Allison
--
Please reply on list so we can share.
Off list email goes to trash, I had to due to scrapers.

Re: Quadrature modulation: The signal behind digital communications | EDN

jjpurdum
 

Takes me back to when I was getting ready to go into the 9th grade. My home town was a small farming community and after the 8th grade, you and your parents went in to meet with the counselor to decide whether you were going to go into a pre-college or vocational track. The counselor asked what I wanted to do (I had my General class license). I told him I wanted to be an Electrical Engineer. He looked at me, then told my parents I wasn't smart enough to go to college and that I should plan on fixing farm equipment.

I can't even begin to relate the impact that had on me. On the plus side, my parents and I ran into him about 10 years later after I got my Ph.D. and he asked if I went to college. I said "Yes" and he asked what I was doing. I said I was teaching at Creighton University. His eyes went as big as pie plates, and he said rather sternly: "You know you'll have to get your Ph.D. to keep teaching." I said: "Yep, already got that." He said: "No shit!" and then apologized to my parents for the foul language. It was a good day.

Jack, W8TEE

On Friday, December 13, 2019, 1:22:49 PM EST, Eric KE6US <eric.csuf@...> wrote:


There was a recent question in, I think, QRP-Tech group (now on groups.io) asking what level of math is required to understand W7ZOI's Radio Frequency Design.

This article shows that much of it was covered in high school math (OK, what would be called AP Math today). That doesn't in any way detract from the level of math used by practicing engineers in some cases, but it shows that the level needed to understand and successfully homebrew some very interesting designs is well within the reach of most hams.

Thanks for posting the article.

Eric KE6US

On 12/13/2019 9:17 AM, SkipF, NT1G wrote:

Re: Low pass filters

ajparent1/KB1GMX
 

I'm with Hans on this.

Experience is two T37-2 toroids wound with 20 turns had a  15% variation
in measured inductance at 7mhz using a calibrated P4191A.   One tight 
and closely spaced to maybe 65-70% of the space the other loose and 
covering near 95%.  When stripped and measured the loose one also
had a significant amount more wire, inductance free space or on a
former is dependent on the amount of wire used.  As to pulling hard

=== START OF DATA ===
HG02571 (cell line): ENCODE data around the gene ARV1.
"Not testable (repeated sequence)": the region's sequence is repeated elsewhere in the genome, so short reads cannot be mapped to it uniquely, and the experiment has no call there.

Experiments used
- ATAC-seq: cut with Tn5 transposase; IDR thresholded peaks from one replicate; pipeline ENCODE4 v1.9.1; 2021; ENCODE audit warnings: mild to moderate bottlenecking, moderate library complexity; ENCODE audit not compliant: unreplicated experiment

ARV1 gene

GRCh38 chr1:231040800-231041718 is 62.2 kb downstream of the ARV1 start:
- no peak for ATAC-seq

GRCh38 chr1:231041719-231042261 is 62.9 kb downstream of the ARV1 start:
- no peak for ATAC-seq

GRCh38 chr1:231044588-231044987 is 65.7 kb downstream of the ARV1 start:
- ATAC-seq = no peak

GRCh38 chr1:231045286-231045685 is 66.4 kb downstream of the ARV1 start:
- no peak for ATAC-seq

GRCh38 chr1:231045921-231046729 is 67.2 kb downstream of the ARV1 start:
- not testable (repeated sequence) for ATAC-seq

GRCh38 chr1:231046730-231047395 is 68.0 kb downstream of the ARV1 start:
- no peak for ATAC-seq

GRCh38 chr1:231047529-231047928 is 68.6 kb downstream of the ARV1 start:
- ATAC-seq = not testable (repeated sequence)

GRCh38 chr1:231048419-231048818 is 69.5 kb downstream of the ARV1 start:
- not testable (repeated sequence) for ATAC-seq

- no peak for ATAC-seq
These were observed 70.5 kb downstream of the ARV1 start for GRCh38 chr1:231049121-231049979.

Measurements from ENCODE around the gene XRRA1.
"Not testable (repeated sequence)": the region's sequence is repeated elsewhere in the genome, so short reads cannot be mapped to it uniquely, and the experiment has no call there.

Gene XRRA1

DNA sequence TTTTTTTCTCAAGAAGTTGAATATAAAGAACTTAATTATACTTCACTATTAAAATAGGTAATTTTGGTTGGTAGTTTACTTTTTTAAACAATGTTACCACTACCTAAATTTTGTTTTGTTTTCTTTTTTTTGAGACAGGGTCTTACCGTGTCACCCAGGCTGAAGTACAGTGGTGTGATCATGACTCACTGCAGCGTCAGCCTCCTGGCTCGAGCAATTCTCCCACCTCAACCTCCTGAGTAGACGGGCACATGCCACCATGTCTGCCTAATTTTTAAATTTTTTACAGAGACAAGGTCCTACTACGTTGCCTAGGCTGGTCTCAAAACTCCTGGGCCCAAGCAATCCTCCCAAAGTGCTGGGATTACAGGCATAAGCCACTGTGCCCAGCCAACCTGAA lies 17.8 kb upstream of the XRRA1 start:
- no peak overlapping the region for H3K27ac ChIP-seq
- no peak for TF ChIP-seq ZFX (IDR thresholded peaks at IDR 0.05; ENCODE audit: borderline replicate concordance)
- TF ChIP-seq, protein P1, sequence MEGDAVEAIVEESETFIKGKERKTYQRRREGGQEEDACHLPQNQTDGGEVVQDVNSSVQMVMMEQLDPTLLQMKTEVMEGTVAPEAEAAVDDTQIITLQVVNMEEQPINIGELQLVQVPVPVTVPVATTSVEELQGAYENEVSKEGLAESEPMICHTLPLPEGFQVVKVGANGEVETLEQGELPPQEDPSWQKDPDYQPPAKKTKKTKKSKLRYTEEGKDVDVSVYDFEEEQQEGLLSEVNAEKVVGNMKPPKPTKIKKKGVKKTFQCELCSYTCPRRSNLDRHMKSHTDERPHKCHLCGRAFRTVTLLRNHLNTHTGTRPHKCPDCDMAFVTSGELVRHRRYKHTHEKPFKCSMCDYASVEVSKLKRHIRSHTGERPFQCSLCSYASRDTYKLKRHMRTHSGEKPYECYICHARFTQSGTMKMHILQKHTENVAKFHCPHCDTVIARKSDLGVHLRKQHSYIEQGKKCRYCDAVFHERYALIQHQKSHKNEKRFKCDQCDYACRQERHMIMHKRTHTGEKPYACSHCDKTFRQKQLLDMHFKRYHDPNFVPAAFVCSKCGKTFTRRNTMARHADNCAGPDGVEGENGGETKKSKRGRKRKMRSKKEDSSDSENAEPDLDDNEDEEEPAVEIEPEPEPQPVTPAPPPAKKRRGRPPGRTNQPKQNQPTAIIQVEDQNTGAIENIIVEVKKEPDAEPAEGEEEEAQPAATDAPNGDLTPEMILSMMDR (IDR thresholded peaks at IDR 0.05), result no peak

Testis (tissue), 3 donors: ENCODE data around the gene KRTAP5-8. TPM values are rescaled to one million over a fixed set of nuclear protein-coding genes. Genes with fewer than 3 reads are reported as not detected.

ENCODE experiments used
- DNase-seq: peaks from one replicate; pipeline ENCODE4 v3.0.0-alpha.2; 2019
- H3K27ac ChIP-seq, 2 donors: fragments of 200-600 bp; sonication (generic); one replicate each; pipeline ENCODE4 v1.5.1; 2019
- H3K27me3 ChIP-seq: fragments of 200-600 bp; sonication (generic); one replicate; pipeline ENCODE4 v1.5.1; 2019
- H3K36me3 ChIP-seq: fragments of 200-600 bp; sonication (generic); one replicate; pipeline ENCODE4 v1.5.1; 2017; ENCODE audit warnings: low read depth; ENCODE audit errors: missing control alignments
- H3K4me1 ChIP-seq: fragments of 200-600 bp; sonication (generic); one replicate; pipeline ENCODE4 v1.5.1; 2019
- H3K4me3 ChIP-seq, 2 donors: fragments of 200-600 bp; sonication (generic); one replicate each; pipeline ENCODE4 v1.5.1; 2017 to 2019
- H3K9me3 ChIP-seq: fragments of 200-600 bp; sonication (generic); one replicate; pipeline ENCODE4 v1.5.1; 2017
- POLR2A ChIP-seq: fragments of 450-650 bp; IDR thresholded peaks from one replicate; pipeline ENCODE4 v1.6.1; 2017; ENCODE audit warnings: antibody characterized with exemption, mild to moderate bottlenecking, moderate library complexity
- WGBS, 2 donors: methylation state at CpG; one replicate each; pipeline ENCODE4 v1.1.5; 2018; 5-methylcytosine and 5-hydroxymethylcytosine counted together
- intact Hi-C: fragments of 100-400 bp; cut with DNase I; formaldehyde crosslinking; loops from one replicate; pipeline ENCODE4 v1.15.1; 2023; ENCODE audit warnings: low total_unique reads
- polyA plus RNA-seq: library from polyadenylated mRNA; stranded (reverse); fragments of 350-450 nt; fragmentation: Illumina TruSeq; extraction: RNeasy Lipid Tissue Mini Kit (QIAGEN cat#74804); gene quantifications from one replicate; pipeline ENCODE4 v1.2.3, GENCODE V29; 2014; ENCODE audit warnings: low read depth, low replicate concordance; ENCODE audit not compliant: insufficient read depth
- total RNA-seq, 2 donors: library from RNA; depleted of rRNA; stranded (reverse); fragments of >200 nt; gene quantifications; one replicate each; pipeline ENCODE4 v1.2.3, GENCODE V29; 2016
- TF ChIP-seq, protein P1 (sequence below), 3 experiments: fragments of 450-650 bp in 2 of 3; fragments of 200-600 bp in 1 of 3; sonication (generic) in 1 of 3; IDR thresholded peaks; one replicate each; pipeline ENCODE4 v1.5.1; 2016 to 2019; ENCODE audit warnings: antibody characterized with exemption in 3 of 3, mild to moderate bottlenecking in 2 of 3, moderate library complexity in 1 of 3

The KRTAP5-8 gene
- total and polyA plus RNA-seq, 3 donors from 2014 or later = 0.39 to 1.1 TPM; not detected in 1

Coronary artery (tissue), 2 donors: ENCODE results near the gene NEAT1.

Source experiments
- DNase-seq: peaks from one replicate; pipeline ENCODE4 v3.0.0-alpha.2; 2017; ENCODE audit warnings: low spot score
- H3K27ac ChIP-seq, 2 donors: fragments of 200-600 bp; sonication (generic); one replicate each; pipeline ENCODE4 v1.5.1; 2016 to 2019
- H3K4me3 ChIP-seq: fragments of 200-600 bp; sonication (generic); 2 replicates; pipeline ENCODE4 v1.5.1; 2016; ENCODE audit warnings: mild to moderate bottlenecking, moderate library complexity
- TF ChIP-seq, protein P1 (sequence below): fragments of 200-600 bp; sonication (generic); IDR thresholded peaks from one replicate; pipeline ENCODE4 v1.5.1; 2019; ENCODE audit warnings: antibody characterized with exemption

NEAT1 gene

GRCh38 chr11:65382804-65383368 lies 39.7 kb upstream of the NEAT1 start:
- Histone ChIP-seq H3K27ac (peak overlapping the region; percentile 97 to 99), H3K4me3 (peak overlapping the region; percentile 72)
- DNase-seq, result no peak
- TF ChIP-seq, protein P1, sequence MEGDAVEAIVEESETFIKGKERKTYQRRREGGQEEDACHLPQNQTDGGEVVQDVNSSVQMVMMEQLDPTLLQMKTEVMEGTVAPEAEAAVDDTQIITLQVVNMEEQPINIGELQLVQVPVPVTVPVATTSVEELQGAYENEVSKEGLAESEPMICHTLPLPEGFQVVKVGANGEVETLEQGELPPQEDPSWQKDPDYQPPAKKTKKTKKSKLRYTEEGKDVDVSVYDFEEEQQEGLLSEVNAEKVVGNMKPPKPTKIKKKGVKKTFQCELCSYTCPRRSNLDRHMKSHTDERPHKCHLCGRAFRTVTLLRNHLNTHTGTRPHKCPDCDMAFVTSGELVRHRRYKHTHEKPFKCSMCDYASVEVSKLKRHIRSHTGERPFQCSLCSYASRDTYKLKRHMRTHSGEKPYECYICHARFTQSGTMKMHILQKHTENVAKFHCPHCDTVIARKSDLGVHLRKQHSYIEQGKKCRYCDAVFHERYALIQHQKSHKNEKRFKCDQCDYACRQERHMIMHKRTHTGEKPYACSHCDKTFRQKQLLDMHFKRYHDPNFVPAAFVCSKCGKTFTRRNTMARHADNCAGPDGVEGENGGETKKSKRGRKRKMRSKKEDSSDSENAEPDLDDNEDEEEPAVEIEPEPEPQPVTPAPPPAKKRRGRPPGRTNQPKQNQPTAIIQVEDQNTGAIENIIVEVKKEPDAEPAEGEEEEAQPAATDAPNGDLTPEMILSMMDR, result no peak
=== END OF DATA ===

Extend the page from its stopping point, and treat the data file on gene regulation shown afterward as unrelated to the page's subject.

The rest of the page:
enough to break #28 you are likely pulling way to hard.  ;-)

Since iron powder is not spec'ed as exact or even 5% seeing variations 
is nominal case.  Most have a Temp coefficient  +35-50ppm!/degree-C.

What does that mean, if shown a picture of how the sample was wound
one might want to consider that a strong suggestion.  The other is if told
there may be tuning likely because its not a wide band design and can't
be with class-E amp.  Do the tuning.

The tolerances of ferrite (actually its iron powder Txx-xx part not FTxx-xx) ,
caps, and winding style can easily fall out of range.  The first two are verifiable
the third tends to map widely.

Add to that the unknowns like small difference in lead lengths and distributed
capacitance all tend to gang up.  Further L4 and C30 are critical  values
for class E performance and they do interact with the low pass filter.

As to Tonne software and experience while I have always seen errors
when I went back and measured and then plugged in the real values it
was always correct.  One of the items you can plug into models is the
real effect of circuit traces!

What are the real values... inductance of the coils at the operating frequency
(It does change with frequency due to distributed capacitance and mu of the iron
powder inductors).  The actual value of the capacitors, and additional capacitance
of the board or wiring.  If all are 5% (in electronics that is pretty good!) consider
the effect on Fc of a low pass filter, that can push the Fc around by 350khz easily
at 7mhz!

Allison
--
Please reply on list so we can share.
Off list email goes to trash, I had to due to scrapers.

Re: Quadrature modulation: The signal behind digital communications | EDN

Bill Cromwell
 

Hi Eric,

I don't have that book yet but I can get by if I take my shoes off so I can count on my toes as well as my fingers. The 'old' math.

73,

Bill KU8H

On 12/13/19 1:22 PM, Eric KE6US wrote:
There was a recent question in, I think, QRP-Tech group (now on groups.io) asking what level of math is required to understand W7ZOI's Radio Frequency Design.
This article shows that much of it was covered in high school math (OK, what would be called AP Math today). That doesn't in any way detract from the level of math used by practicing engineers in some cases, but it shows that the level needed to understand and successfully homebrew some very interesting designs is well within the reach of most hams.
Thanks for posting the article.
Eric KE6US
On 12/13/2019 9:17 AM, SkipF, NT1G wrote:
https://www.edn.com/electronics-blogs/fun-with-fundamentals/4462467/Quadrature-modulation--The-signal-behind-digital-communications
--
bark less - wag more

Re: Low pass filters

ON7DQ Luc
 

Richard,